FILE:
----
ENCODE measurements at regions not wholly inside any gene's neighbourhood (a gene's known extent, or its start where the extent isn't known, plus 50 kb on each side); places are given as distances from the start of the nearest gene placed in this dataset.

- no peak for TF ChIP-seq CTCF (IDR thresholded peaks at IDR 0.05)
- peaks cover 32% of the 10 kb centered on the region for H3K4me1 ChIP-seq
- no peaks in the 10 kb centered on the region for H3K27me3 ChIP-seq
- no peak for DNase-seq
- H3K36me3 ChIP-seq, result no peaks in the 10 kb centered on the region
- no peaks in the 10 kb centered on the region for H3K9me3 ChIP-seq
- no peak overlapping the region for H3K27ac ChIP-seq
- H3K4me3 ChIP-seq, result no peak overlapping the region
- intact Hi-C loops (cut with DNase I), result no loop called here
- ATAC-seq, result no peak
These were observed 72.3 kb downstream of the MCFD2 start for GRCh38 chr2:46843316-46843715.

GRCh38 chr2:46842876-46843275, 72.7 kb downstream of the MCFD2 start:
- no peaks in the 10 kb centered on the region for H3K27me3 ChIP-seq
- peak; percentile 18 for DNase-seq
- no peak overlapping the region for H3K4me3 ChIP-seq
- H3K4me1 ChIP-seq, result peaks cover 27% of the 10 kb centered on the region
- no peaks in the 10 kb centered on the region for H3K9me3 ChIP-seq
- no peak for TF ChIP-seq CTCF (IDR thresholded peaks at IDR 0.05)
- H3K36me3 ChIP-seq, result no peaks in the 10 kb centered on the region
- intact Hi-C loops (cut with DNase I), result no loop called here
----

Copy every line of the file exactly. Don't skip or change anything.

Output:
ENCODE measurements at regions not wholly inside any gene's neighbourhood (a gene's known extent, or its start where the extent isn't known, plus 50 kb on each side); places are given as distances from the start of the nearest gene placed in this dataset.

- no peak for TF ChIP-seq CTCF (IDR thresholded peaks at IDR 0.05)
- peaks cover 32% of the 10 kb centered on the region for H3K4me1 ChIP-seq
- no peaks in the 10 kb centered on the region for H3K27me3 ChIP-seq
- no peak for DNase-seq
- H3K36me3 ChIP-seq, result no peaks in the 10 kb centered on the region
- no peaks in the 10 kb centered on the region for H3K9me3 ChIP-seq
- no peak overlapping the region for H3K27ac ChIP-seq
- H3K4me3 ChIP-seq, result no peak overlapping the region
- intact Hi-C loops (cut with DNase I), result no loop called here
- ATAC-seq, result no peak
These were observed 72.3 kb downstream of the MCFD2 start for GRCh38 chr2:46843316-46843715.

GRCh38 chr2:46842876-46843275, 72.7 kb downstream of the MCFD2 start:
- no peaks in the 10 kb centered on the region for H3K27me3 ChIP-seq
- peak; percentile 18 for DNase-seq
- no peak overlapping the region for H3K4me3 ChIP-seq
- H3K4me1 ChIP-seq, result peaks cover 27% of the 10 kb centered on the region
- no peaks in the 10 kb centered on the region for H3K9me3 ChIP-seq
- no peak for TF ChIP-seq CTCF (IDR thresholded peaks at IDR 0.05)
- H3K36me3 ChIP-seq, result no peaks in the 10 kb centered on the region
- intact Hi-C loops (cut with DNase I), result no loop called here